Phishing/Spoofing Emails - Beware of emails asking for gift cards

October 17, 2019


By: Chris Hampton, Director of Web and Database Administration

tldr version: Don't open an email from any WNCC Conference Staff or Clergy unless it is from an email ending in @wnccumc.org or @wnccumc.net. If you get one, report it as SPAM - Phishing Email and delete it promptly.


What is Phishing/Spoofing

Phishing email attacks are on the rise. A phishing email is an email you receive from someone pretending to be someone else (pretending to be the Bishop or the Senior Pastor), asking for something in return.

The most common example of this is an email from "Bishop Paul Leeland" asking for you to buy a gift card for him because he is in a meeting. These are fake and you should not respond. In extreme cases, the email asks you to click a link, which then gains access to your computer and collects private information.


How to spot a phishing email?

To spot a phony email, you can generally notice it by looking at the "From" email address. As you notice in the image below, it looks like it is from Bishop Leeland, but it is coming from a Gmail account, a big indicator that this is a fake email. Nobody on Conference staff will ever email you from anything other than their official @wnccumc.org or @wnccumc.net email address. If the email address ends in anything other than that, it is NOT from us.



You can also spot these emails by the content. Conference staff will never ask you to provide confidential financial information, buy gift cards, or ask for your credit card information over email.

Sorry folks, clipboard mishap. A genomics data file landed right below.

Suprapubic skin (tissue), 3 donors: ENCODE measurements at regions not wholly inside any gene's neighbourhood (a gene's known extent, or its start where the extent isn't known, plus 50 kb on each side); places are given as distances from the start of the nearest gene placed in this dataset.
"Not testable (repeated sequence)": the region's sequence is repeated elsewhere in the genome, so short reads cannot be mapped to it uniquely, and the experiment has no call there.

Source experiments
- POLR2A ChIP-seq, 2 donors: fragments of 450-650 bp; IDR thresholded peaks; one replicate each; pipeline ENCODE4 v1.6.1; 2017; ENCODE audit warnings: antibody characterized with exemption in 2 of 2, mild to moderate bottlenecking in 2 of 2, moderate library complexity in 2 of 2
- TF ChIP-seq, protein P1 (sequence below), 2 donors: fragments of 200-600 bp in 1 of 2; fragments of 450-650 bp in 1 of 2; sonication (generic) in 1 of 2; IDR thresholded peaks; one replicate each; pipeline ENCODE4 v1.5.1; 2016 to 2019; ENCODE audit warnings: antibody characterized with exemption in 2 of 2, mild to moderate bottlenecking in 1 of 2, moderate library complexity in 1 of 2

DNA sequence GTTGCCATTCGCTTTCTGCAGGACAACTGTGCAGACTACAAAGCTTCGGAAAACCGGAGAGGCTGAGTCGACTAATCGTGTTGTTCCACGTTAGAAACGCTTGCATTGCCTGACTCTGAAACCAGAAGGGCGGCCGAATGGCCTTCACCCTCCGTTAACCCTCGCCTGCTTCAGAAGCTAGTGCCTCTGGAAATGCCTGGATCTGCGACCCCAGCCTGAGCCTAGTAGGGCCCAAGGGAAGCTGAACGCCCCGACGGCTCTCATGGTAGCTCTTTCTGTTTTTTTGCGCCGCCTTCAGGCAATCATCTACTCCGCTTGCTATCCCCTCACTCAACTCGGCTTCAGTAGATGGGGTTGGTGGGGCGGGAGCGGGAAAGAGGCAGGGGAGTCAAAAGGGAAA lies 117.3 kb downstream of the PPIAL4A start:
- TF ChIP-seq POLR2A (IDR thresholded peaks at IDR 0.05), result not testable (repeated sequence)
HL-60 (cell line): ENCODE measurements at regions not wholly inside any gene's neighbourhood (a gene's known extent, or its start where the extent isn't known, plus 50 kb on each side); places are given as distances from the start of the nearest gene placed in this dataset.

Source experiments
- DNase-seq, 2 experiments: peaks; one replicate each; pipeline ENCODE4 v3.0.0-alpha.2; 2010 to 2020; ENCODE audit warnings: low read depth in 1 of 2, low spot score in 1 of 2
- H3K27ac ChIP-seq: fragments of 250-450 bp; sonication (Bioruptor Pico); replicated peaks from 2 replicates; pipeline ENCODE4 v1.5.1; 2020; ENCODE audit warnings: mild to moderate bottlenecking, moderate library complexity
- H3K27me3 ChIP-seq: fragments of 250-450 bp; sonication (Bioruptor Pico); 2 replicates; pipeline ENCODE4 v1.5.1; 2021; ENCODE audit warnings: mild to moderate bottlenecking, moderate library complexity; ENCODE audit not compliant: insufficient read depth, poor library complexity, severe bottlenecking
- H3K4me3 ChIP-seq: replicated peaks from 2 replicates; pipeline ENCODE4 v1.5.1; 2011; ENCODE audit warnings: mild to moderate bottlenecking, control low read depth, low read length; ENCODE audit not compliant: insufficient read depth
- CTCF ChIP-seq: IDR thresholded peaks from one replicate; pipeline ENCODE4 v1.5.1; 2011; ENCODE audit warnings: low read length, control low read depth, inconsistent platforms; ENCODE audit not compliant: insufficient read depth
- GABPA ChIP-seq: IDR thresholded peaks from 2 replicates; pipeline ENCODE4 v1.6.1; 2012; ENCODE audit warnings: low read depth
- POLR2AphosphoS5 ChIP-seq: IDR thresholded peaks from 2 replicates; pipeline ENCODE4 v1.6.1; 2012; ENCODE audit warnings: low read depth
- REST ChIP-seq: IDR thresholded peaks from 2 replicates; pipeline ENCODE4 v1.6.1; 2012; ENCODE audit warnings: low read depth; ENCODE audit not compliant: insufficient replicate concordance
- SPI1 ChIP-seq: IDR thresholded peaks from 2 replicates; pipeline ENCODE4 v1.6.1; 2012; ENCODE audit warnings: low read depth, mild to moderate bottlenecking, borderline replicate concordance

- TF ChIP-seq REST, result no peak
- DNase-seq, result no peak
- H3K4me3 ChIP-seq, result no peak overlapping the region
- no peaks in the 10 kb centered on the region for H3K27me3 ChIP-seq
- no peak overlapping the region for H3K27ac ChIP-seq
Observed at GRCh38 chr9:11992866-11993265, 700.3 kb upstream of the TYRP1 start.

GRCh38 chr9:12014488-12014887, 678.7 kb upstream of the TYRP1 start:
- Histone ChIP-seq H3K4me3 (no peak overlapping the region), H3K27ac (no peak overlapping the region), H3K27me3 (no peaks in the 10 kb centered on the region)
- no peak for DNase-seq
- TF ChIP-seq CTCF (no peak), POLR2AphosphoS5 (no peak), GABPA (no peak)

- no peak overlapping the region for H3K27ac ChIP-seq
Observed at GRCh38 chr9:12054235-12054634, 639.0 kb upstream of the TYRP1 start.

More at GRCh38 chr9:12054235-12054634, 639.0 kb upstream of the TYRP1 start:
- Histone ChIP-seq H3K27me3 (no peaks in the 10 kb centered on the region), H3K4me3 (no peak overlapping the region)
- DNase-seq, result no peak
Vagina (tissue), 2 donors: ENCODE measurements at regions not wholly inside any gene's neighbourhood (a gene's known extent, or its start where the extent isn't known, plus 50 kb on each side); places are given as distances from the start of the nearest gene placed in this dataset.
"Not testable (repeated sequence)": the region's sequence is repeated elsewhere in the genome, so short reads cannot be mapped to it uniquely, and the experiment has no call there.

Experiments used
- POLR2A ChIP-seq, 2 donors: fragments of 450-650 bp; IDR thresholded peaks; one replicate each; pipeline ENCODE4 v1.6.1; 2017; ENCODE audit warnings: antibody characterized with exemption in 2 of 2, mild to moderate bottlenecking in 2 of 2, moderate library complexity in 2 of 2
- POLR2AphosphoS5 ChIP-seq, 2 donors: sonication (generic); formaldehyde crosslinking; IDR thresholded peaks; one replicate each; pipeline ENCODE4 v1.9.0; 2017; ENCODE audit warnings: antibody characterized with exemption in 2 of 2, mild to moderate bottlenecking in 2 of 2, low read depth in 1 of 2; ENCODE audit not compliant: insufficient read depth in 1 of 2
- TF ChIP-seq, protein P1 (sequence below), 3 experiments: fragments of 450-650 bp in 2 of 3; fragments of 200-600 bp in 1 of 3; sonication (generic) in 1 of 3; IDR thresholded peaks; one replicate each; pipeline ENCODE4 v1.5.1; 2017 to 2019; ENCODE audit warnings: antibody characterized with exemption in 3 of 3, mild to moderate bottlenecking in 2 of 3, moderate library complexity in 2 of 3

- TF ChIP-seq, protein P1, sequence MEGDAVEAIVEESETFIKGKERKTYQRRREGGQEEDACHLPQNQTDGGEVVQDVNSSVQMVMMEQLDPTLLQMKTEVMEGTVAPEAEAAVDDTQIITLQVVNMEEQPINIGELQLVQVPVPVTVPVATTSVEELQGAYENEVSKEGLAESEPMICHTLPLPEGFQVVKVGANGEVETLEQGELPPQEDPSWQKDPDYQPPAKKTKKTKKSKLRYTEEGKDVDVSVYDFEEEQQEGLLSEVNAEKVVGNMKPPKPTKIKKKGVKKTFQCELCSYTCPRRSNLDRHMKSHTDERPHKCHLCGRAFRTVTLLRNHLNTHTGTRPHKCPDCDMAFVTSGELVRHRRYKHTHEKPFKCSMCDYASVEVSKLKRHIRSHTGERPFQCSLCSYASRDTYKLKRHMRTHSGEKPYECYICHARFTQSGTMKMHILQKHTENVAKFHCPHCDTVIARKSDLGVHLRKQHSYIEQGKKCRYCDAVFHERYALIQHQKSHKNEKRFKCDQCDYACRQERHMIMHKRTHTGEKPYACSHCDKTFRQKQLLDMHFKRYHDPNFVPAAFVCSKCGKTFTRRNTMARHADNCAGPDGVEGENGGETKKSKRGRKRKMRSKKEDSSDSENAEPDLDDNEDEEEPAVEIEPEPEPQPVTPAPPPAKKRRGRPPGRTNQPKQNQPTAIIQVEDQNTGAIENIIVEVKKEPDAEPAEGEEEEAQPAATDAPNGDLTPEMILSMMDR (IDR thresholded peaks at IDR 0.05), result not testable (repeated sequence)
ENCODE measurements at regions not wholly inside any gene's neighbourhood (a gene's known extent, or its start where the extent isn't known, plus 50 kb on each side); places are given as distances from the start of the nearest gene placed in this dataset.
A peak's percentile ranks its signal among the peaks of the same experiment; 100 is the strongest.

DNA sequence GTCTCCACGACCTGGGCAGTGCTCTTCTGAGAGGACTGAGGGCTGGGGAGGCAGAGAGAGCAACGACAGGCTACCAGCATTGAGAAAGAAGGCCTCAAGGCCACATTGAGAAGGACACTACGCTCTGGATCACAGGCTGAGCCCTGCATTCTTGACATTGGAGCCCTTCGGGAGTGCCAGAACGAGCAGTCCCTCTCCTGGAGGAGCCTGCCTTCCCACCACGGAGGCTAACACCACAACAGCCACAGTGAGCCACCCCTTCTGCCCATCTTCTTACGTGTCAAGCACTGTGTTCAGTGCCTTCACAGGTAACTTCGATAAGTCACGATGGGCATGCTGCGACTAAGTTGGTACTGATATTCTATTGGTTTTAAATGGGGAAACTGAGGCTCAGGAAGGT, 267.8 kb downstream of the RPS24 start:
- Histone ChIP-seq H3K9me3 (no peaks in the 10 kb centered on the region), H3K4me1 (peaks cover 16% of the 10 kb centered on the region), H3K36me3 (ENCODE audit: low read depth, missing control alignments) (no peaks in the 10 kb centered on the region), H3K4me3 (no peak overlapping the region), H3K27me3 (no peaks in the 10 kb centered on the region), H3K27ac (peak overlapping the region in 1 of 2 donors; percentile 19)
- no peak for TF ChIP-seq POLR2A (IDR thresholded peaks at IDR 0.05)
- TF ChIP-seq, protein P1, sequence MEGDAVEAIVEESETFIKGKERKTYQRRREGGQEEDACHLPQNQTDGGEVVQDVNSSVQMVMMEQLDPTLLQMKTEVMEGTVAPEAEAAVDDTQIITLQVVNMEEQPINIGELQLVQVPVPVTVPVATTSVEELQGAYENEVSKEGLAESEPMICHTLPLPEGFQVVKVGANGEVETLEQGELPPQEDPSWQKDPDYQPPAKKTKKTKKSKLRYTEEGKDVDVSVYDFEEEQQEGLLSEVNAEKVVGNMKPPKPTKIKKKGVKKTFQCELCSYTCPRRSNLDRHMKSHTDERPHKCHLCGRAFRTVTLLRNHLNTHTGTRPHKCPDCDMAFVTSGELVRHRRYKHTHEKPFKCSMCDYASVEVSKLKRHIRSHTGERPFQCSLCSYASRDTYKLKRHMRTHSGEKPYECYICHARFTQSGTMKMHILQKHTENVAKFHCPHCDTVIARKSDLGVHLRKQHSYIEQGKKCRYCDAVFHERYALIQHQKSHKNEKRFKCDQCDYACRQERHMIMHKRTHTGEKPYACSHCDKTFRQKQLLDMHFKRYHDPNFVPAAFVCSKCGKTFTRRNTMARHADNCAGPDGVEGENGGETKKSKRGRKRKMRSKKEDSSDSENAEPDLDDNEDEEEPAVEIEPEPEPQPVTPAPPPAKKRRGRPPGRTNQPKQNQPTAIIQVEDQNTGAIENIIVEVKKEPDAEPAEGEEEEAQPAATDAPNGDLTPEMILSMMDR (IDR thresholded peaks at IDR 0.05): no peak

What can be done?

Unfortunately, there is not much that can be done about spoofing and phishing. Different from hacking, spoofing and phishing simply try to emulate as close as possible the email address of the person it is pretending to be. Hacking involves actual access to the mail server. To be clear, there has been no breach of our email servers by hackers. They simply found the emails by web crawling public websites and are using it to try to trick you. IT staff has implemented increased security measures making it harder for people to gain access to your email address, preventing copying and pasting of an email address and source code obscuring to prevent bots from grabbing information.


What if you receive one?

Don't respond to it. There is no need to forward the email to the person they are trying to emulate. There is no need to forward to IT staff. Instead, your email platform provides ways to report these.

Some great resources, depending on your email platform (all clergy emails with @wnccumc.net are Gmail based) can be found at:
Outlook: https://www.lifewire.com/report-phishing-email-outlook-1174255
Gmail: https://support.google.com/mail/answer/8253?hl=en
Office 365: https://support.office.com/en-us/article/use-the-report-message-add-in-b5caa9f1-cdf3-4443-af8c-ff724ea719d2

As a general rule, you should not respond, but click the arrow beside your emails "Spam" button, and click "Report Phishing Email." This will block it and report it to the email provider. If they receive enough of these, they will typically block the email address permanently.

As always, you can reach out to the IT department or your District Office Administrator for further help and clarification.

For further reading and help spotting these, you should check out: https://www.zdnet.com/article/beware-phony-gift-card-email-scams-heres-why-attackers-love-using-them/


 

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